How high are the tiles above the floors adjacent to the kitchen?
    My point is this. If the tiles were not set properly on a cement board base, which would add generally 1" above the other floors then the tiles may have just been glued down to the wood subfloor.
    This always causes what you are describing.
    Or are we talking about a house set on slab?
    There are many causes to what you are asking and you have not given enough info for a good opinion.
    The more info you give us gets you a better answer

  5. #5
    Join Date
    Mar 2007
    Philadelphia PA

    Default Re: Cracked Grout

    Quote Originally Posted by wayne soper View Post
    Or are we talking about a house set on slab?
    From the original post: "The home is on a slab foundation"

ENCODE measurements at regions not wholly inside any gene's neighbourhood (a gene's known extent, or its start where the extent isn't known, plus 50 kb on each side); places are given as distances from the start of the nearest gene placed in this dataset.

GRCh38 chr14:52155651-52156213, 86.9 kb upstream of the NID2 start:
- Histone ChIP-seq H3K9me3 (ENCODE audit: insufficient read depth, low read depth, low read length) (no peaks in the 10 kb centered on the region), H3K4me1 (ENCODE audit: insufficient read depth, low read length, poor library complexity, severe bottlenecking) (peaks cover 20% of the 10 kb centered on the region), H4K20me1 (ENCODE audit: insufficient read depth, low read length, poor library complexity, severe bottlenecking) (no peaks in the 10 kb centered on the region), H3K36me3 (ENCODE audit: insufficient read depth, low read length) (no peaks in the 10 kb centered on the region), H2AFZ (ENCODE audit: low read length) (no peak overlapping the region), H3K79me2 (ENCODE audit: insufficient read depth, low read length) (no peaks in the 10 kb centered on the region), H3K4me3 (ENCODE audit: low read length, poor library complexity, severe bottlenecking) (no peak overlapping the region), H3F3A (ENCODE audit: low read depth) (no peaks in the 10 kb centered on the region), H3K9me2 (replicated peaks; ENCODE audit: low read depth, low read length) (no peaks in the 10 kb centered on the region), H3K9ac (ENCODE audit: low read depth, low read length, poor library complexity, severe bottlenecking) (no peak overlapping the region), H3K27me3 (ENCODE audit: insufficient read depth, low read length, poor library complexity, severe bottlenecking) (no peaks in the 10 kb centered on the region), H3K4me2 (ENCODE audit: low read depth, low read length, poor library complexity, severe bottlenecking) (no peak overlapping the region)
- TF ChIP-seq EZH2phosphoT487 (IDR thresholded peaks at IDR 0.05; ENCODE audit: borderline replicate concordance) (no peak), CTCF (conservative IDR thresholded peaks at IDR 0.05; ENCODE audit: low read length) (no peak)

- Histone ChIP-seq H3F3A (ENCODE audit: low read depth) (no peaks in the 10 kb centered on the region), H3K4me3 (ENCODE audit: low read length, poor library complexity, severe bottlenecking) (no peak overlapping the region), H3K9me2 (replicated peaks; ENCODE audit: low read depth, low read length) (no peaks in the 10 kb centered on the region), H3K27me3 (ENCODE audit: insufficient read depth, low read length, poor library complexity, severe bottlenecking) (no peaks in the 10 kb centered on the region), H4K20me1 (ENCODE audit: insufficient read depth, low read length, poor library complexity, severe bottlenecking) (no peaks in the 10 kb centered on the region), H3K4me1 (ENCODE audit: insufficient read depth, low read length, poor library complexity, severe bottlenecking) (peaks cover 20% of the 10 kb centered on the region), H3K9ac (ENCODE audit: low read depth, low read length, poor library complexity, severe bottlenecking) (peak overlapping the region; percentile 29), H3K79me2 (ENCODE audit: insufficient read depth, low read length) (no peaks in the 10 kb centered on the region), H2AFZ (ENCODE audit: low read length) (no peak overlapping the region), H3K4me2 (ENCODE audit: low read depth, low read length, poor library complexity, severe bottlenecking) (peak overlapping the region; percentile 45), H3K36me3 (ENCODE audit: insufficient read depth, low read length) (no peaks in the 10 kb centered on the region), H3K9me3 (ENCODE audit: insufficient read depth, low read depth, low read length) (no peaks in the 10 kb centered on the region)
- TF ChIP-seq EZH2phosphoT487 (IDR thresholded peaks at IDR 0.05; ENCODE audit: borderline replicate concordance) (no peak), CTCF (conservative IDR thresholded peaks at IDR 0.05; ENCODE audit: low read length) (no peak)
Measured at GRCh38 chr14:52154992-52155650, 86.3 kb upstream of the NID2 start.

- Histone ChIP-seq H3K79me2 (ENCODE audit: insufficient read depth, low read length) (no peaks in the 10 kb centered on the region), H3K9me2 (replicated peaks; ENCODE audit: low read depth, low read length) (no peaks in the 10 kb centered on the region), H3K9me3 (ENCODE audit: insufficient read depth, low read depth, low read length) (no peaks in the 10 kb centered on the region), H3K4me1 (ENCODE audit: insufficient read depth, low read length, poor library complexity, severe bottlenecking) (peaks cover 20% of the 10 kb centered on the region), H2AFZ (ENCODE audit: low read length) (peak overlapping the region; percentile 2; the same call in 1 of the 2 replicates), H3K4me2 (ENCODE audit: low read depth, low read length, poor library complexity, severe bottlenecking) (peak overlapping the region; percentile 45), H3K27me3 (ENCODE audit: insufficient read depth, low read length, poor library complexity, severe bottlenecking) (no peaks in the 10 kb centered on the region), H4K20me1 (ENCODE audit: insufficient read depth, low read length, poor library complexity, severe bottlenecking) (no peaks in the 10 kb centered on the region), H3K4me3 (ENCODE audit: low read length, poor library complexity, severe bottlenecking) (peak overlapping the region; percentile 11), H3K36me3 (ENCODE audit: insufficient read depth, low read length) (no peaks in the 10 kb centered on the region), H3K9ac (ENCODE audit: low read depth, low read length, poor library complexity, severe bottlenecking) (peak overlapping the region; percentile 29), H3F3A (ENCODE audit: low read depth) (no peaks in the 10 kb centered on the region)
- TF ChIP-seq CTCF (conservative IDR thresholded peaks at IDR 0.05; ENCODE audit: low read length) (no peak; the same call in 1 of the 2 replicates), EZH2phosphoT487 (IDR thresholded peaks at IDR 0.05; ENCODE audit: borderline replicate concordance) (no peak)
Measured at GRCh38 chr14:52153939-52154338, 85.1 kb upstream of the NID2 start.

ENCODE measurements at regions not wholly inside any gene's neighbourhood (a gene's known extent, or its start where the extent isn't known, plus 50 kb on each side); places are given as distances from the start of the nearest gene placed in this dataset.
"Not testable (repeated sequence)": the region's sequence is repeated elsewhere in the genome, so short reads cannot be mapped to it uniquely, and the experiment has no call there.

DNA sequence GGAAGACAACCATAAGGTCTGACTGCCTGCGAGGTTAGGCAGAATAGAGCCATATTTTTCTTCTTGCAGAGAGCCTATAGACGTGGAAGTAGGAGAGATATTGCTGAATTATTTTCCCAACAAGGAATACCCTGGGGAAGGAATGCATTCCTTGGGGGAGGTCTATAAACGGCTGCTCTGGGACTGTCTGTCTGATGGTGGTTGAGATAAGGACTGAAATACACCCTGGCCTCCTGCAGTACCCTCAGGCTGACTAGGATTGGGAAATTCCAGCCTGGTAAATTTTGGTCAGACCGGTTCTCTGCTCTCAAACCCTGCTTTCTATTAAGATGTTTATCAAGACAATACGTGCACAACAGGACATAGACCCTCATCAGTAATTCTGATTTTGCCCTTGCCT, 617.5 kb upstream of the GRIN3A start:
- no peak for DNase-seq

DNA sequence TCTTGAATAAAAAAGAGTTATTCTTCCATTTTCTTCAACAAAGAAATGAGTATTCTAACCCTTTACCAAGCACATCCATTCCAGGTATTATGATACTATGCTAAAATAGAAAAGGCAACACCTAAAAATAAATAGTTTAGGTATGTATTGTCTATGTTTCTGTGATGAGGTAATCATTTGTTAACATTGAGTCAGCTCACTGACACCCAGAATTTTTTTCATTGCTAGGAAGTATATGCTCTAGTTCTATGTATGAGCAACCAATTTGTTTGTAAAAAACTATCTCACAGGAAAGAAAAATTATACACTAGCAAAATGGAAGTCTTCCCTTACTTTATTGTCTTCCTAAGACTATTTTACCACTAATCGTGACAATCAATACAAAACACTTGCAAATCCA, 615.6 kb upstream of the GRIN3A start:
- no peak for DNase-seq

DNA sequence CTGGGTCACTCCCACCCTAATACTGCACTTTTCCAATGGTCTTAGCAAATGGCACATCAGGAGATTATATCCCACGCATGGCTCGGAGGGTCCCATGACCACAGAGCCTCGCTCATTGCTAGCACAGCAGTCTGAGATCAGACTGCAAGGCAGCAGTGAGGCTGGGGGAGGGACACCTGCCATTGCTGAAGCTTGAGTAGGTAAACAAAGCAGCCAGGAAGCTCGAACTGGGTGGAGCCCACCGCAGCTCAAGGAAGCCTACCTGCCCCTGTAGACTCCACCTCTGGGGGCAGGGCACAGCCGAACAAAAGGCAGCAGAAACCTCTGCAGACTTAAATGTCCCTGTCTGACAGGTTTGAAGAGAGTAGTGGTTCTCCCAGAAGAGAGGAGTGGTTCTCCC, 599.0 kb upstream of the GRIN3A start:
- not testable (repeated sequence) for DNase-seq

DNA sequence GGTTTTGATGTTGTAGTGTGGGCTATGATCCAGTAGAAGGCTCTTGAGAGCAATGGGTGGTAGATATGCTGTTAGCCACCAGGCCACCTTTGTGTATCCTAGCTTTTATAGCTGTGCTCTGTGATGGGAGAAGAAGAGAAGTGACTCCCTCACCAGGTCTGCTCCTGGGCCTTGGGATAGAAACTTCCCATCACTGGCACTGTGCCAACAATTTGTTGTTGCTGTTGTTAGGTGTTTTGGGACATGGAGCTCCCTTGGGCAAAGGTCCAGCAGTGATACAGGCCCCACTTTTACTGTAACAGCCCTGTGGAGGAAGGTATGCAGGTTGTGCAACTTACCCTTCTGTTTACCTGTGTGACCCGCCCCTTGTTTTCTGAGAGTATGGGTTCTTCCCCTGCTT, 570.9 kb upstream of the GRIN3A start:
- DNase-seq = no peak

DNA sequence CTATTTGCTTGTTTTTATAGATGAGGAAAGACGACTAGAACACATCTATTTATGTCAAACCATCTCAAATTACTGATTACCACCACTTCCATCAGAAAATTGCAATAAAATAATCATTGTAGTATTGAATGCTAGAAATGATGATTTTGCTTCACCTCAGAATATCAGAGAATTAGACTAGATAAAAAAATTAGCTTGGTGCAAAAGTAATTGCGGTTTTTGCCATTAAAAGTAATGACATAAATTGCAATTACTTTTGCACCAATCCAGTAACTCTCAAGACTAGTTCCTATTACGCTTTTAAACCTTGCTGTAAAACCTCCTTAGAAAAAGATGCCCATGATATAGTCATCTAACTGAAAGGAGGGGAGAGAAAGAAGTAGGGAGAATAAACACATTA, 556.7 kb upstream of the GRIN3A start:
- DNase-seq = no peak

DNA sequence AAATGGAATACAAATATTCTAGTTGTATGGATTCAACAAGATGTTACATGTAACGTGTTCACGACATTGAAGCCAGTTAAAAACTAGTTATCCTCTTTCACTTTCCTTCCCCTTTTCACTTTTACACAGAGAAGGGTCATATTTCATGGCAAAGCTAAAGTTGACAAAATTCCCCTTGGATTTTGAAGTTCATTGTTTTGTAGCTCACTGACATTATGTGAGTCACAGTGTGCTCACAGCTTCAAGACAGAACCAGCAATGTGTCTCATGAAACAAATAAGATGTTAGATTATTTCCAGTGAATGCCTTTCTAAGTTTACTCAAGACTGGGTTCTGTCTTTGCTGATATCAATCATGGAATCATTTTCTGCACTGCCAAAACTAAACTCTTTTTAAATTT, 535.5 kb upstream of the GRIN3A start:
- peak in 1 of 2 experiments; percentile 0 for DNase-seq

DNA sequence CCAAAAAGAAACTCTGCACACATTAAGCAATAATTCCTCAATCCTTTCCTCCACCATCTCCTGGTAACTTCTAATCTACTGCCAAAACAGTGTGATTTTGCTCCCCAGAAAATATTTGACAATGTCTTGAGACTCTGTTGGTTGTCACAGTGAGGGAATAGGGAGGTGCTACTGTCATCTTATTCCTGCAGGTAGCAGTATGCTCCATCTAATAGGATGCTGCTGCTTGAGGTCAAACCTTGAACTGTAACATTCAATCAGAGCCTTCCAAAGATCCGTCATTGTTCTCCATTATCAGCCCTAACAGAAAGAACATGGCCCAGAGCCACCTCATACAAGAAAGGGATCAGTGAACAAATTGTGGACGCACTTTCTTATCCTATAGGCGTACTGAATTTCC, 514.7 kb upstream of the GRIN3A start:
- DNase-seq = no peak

6. #6
    Join Date
    Mar 2007
    Fletcher, NC

    Default Re: Cracked Grout


    Would you update your 'Location' to include what part of Florida - we are a big place.

    Sounds to me like the slab cracked (typically not a big deal and is to be expected. Concrete does two things: 1) it gets hard, 2) it cracks. That's why 'control joints' cut into slabs - to do nothing other than try to 'control' where the crack goes.

    The problem is actually quite common, the tile (if properly laid and set) is in rigid adhesion to and with the concrete slab, the slab cracks, and the tile has nothing to do but move with the slab. Typically, the 'tile' crack along the slab crack, but if you are lucky, the crack will show up in the grout joint, meandering step-like approximately along the same angle as the crack goes.

    When the grout cracks, it indicates that the tile was not fully bonded to the slab as it should have been (faulty work comes out in your favor this time), however, that means to be aware of potential future loosening of the tile, and even of tile 'tenting'.